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John.Bass

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Owner/Sr Engineer

John Bass is a seasoned hardware/software developer and consultant, with over 40 years of industry experience, in a broad span of industry applications. Formal education is diverse with Business, Science, Statistics, Electrical Engineering, and Computer Science training over 11 years, resulting in a B.S. Computer Science from CalPoly, San Luis Obispo. Something like a computer engineering degree, with a strong science and business background. Extensive industry experience with drivers, porting, and operating systems, combined with hardware/software/firmware development of server level systems, embedded systems, motion control systems, and robotics. Other experience includes Reconfigurable Computing applications with Xilix FPGA's, 802.11 mesh networks, and Canopy Wireless networks.


John.Bass

's contributions
  • 06.27.2014
  • Don't major in CS: 5 reasons why
  • Just because someone knows the Russian language, doesn't qualify them as being a Russian Ambassador or Business/Political/Military/Social analyst. Those are all skills that are above, and beyond just knowing how to listen to the language, or speak it, or even read/write it. Just because someone can handle a wrench, screw driver, drill, lathe, and mill to rebuild a engine for a boat, plane, automobile, train, semi, farm tractor, or F1 race car, doesn't qualify them as being an automotive engineer, aero engineer, materials engineer, or any engineer. Those are all skills that are above, and beyond just knowing how to work on engines. Just because someone learns to read C/Perl/Ruby/Java/Assembly, doesn't qualify them as being a software engineer, to design complex software systems, even if they are an EE/ME/CE. Those are all skills that are above, and beyond just knowing how to design or repair computer hardware systems. My daughter graduated this year from a 5 year Mech Eng program. She was assigned to a senior thesis/design team to do a UI for another school team, along with some other ME and EE students. All five of them fell flat on their faces for 6 months, because they didn't have the formal training in Computer Science to develop complex graphical user interface systems on a Microsoft Windows 8 platform that would gather/present/update external systems control values for the target system. They believed all they needed to do was take 6 different, unrelated pieces of software, and glue them together ... nothing was farther from the truth. At the last minute they hired a CSc senior to pull the project together in a few days, to meet absolute MINIMUM requirements, and few of the actual goals necessary for the project. At minimum, the Prof that staffed that team, should have gotten a Computer Engineering major assigned to the project .... which happen to be rare birds.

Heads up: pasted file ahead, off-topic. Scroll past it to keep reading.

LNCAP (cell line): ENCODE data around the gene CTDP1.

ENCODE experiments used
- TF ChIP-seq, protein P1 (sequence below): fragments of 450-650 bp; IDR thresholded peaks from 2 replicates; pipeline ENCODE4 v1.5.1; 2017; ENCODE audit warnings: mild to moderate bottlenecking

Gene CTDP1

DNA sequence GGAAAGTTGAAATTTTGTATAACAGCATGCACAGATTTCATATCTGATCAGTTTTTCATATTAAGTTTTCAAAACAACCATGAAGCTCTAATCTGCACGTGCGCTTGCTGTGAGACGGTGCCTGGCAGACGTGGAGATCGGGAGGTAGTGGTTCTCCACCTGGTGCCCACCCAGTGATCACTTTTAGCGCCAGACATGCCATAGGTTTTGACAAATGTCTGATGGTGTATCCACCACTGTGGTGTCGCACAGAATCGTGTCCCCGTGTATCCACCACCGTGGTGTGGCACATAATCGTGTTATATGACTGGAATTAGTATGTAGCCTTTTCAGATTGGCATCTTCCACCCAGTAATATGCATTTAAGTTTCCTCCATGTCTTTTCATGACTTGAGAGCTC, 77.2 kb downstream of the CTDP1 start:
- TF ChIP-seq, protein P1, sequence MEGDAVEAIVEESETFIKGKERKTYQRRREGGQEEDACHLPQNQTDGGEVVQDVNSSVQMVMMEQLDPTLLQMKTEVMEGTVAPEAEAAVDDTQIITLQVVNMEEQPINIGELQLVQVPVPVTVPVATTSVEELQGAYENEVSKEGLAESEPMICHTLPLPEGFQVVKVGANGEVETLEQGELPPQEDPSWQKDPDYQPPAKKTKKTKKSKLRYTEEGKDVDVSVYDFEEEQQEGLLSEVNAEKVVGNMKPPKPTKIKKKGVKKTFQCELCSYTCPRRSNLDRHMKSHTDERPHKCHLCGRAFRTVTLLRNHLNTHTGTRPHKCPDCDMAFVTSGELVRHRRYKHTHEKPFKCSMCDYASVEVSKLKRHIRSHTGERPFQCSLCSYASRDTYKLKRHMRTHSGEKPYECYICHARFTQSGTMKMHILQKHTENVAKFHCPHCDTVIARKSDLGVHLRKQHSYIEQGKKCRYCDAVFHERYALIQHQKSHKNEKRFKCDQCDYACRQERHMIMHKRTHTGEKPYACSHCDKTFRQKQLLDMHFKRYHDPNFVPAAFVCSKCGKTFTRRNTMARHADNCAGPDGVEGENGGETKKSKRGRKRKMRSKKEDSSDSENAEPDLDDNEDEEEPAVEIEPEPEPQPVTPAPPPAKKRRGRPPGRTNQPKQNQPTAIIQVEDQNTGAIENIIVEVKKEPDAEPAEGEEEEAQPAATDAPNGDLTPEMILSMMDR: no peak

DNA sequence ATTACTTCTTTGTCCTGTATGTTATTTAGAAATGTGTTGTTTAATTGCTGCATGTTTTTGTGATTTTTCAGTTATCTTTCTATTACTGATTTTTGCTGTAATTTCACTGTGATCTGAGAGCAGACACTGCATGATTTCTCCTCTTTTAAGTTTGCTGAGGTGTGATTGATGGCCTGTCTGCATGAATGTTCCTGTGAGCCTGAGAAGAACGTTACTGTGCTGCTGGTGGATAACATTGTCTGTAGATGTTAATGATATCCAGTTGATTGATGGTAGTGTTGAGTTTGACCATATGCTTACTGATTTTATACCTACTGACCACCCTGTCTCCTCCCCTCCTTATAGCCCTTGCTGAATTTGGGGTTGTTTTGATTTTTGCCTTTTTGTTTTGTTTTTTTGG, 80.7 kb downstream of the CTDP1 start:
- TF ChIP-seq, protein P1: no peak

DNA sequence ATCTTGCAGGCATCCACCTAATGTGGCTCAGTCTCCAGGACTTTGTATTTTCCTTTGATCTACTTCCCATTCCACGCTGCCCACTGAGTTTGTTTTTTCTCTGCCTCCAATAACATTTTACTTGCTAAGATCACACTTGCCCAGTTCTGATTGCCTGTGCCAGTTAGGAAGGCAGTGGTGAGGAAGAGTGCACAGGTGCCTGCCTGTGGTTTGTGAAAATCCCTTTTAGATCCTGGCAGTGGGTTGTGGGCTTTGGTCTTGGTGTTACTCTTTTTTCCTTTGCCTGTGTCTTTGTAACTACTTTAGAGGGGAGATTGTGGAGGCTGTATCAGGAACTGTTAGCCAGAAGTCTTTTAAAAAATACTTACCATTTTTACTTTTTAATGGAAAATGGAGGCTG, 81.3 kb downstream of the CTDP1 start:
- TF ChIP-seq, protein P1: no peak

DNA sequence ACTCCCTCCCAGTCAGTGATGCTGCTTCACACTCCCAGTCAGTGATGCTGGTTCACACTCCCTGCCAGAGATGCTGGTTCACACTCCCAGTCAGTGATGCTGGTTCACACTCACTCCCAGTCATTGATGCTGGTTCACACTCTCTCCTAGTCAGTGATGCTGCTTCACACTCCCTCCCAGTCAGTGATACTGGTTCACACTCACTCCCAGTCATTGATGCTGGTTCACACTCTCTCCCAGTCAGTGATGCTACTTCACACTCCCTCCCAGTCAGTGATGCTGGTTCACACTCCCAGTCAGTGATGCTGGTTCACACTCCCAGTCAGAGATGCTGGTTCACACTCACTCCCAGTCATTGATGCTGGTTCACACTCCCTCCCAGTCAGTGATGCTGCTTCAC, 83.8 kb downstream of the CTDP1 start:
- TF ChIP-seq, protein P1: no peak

• 06.02.2014
  • Finding a quick-turn PCB shop